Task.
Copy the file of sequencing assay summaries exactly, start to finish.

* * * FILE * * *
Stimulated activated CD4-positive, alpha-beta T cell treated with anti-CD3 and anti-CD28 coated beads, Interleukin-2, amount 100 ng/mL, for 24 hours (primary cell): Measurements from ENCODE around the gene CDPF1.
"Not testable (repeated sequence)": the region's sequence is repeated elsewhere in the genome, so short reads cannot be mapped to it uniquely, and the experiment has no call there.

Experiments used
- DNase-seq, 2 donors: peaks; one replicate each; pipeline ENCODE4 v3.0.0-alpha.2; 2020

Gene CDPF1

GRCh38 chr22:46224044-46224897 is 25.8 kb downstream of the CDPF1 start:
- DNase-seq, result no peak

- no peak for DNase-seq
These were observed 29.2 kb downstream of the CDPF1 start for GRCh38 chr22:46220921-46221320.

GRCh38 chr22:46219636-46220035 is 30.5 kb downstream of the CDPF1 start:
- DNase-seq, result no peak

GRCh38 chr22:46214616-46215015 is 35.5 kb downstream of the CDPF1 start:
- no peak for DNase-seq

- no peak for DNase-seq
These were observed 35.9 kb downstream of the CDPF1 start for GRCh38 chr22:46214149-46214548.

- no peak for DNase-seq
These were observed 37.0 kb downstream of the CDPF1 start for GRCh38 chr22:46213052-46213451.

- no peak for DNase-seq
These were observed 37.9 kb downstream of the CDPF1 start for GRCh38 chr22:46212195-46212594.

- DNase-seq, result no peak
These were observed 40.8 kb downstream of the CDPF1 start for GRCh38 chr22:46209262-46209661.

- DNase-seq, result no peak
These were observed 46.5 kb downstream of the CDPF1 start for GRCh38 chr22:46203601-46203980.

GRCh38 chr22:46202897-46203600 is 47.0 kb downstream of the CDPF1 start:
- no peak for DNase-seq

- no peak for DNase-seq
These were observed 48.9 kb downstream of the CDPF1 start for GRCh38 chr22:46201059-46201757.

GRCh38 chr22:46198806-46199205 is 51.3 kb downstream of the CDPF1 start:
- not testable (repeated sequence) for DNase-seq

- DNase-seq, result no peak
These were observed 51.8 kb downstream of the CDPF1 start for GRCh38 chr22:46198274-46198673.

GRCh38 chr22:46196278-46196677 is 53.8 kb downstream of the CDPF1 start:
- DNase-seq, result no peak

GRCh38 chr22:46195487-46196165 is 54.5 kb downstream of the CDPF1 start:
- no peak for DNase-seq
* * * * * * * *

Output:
Stimulated activated CD4-positive, alpha-beta T cell treated with anti-CD3 and anti-CD28 coated beads, Interleukin-2, amount 100 ng/mL, for 24 hours (primary cell): Measurements from ENCODE around the gene CDPF1.
"Not testable (repeated sequence)": the region's sequence is repeated elsewhere in the genome, so short reads cannot be mapped to it uniquely, and the experiment has no call there.

Experiments used
- DNase-seq, 2 donors: peaks; one replicate each; pipeline ENCODE4 v3.0.0-alpha.2; 2020

Gene CDPF1

GRCh38 chr22:46224044-46224897 is 25.8 kb downstream of the CDPF1 start:
- DNase-seq, result no peak

- no peak for DNase-seq
These were observed 29.2 kb downstream of the CDPF1 start for GRCh38 chr22:46220921-46221320.

GRCh38 chr22:46219636-46220035 is 30.5 kb downstream of the CDPF1 start:
- DNase-seq, result no peak

GRCh38 chr22:46214616-46215015 is 35.5 kb downstream of the CDPF1 start:
- no peak for DNase-seq

- no peak for DNase-seq
These were observed 35.9 kb downstream of the CDPF1 start for GRCh38 chr22:46214149-46214548.

- no peak for DNase-seq
These were observed 37.0 kb downstream of the CDPF1 start for GRCh38 chr22:46213052-46213451.

- no peak for DNase-seq
These were observed 37.9 kb downstream of the CDPF1 start for GRCh38 chr22:46212195-46212594.

- DNase-seq, result no peak
These were observed 40.8 kb downstream of the CDPF1 start for GRCh38 chr22:46209262-46209661.

- DNase-seq, result no peak
These were observed 46.5 kb downstream of the CDPF1 start for GRCh38 chr22:46203601-46203980.

GRCh38 chr22:46202897-46203600 is 47.0 kb downstream of the CDPF1 start:
- no peak for DNase-seq

- no peak for DNase-seq
These were observed 48.9 kb downstream of the CDPF1 start for GRCh38 chr22:46201059-46201757.

GRCh38 chr22:46198806-46199205 is 51.3 kb downstream of the CDPF1 start:
- not testable (repeated sequence) for DNase-seq

- DNase-seq, result no peak
These were observed 51.8 kb downstream of the CDPF1 start for GRCh38 chr22:46198274-46198673.

GRCh38 chr22:46196278-46196677 is 53.8 kb downstream of the CDPF1 start:
- DNase-seq, result no peak

GRCh38 chr22:46195487-46196165 is 54.5 kb downstream of the CDPF1 start:
- no peak for DNase-seq